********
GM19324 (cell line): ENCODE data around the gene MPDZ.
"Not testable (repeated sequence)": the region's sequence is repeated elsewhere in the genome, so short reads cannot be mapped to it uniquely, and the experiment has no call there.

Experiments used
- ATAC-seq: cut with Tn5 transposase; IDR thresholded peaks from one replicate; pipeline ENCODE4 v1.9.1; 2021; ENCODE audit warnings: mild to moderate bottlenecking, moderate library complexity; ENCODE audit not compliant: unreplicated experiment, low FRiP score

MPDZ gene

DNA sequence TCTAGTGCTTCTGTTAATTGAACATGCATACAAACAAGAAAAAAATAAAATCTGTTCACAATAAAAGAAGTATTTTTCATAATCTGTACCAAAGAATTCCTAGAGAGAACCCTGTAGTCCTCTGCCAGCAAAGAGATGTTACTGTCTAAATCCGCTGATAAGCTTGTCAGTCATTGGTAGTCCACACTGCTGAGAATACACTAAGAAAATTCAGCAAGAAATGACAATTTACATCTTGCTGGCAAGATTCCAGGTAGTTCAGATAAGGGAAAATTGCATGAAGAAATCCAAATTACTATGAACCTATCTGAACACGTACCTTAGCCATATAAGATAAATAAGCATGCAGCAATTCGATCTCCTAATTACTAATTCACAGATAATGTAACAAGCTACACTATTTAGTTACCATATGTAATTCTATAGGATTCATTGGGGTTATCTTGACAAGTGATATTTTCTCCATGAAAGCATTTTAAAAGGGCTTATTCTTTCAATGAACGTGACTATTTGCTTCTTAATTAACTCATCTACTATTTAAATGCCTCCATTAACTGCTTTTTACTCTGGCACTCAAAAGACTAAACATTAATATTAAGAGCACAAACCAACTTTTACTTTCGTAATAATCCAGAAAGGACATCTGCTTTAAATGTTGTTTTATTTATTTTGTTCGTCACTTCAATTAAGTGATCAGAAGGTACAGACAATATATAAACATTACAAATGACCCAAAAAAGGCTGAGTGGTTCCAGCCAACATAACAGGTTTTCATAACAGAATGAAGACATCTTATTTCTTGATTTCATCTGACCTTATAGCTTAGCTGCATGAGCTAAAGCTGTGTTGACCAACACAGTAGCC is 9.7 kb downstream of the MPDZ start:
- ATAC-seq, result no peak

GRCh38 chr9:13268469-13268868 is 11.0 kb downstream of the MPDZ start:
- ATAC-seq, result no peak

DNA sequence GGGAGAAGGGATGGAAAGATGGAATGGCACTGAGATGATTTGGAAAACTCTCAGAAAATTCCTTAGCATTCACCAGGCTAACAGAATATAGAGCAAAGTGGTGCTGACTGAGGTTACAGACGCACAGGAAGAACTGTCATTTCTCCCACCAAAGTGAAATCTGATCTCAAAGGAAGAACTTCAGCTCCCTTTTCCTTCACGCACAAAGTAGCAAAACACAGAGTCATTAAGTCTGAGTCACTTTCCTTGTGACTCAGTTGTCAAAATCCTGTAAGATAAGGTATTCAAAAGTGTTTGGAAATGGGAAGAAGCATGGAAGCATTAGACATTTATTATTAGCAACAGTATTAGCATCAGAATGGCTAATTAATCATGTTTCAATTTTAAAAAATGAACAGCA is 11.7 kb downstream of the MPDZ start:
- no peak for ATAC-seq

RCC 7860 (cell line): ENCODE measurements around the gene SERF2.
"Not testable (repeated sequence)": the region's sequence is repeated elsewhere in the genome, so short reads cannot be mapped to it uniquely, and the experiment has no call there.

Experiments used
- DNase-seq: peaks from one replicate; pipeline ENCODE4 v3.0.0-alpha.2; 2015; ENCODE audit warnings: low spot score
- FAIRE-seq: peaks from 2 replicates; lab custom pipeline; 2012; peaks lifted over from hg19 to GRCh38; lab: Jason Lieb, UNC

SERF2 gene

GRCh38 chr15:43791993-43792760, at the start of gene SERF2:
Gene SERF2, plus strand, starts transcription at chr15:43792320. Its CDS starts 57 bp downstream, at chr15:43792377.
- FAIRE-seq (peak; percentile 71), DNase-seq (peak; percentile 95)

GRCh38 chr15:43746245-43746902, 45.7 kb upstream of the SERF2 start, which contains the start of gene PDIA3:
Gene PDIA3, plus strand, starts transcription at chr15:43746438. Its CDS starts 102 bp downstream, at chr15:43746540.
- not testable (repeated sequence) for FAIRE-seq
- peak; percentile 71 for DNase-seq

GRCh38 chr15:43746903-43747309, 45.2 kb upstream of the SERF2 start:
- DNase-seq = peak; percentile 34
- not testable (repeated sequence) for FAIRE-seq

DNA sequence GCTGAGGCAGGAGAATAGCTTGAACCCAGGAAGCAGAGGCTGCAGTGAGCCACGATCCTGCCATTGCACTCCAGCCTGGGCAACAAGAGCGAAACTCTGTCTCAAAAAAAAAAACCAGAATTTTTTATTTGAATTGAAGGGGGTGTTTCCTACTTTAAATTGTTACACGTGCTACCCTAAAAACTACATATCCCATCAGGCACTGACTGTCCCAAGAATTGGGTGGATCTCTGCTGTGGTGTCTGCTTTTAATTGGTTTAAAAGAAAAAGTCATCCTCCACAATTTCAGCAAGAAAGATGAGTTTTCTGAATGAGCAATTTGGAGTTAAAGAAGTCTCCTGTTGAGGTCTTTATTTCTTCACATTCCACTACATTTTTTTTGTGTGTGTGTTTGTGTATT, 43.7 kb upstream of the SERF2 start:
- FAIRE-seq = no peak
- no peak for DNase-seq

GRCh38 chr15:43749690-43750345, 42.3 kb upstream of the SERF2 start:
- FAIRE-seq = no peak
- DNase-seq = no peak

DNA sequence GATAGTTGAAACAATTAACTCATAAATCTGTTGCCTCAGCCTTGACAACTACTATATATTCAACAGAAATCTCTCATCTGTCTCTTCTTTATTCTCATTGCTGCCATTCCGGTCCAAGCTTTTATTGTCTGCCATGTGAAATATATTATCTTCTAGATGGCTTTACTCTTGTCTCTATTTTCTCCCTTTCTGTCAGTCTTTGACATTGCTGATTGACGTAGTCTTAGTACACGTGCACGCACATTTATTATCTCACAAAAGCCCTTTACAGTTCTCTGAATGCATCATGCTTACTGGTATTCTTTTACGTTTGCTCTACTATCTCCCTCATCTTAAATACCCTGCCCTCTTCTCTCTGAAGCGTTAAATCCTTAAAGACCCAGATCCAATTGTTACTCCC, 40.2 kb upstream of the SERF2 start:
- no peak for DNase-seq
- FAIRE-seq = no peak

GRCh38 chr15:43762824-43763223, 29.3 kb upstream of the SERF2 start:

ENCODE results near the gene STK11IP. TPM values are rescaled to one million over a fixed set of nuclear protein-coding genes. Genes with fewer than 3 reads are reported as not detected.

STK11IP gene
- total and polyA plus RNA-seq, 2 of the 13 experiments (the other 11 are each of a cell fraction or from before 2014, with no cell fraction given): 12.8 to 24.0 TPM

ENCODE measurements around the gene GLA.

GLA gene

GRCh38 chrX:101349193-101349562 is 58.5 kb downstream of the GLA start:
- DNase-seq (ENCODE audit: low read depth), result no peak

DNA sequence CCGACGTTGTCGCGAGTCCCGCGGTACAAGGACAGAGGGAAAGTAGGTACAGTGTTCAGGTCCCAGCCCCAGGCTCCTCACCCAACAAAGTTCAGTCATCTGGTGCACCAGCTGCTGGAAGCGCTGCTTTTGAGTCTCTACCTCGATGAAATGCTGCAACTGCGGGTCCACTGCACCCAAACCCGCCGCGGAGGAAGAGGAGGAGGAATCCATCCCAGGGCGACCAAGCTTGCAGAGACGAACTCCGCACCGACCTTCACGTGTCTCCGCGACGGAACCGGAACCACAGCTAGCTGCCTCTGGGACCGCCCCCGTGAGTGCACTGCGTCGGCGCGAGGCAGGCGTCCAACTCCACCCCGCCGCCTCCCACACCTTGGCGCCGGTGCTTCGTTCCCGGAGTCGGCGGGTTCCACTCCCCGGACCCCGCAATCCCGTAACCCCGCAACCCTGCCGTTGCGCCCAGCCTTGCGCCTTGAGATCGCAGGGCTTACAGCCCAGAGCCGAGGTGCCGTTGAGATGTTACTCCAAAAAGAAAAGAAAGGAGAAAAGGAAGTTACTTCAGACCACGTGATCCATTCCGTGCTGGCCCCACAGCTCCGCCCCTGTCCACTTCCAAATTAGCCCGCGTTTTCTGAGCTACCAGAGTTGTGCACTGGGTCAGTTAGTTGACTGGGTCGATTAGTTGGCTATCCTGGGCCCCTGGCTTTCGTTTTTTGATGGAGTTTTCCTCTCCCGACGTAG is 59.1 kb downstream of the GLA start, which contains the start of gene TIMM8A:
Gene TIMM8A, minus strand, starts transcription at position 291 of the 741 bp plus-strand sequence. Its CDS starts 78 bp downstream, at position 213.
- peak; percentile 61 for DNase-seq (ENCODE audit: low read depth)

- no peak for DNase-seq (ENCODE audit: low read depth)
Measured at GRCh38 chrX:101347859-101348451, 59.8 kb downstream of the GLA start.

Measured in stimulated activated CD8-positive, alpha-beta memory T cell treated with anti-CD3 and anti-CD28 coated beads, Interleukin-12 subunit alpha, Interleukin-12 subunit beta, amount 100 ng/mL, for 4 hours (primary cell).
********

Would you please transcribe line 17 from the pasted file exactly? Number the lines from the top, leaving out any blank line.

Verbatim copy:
SERF2 gene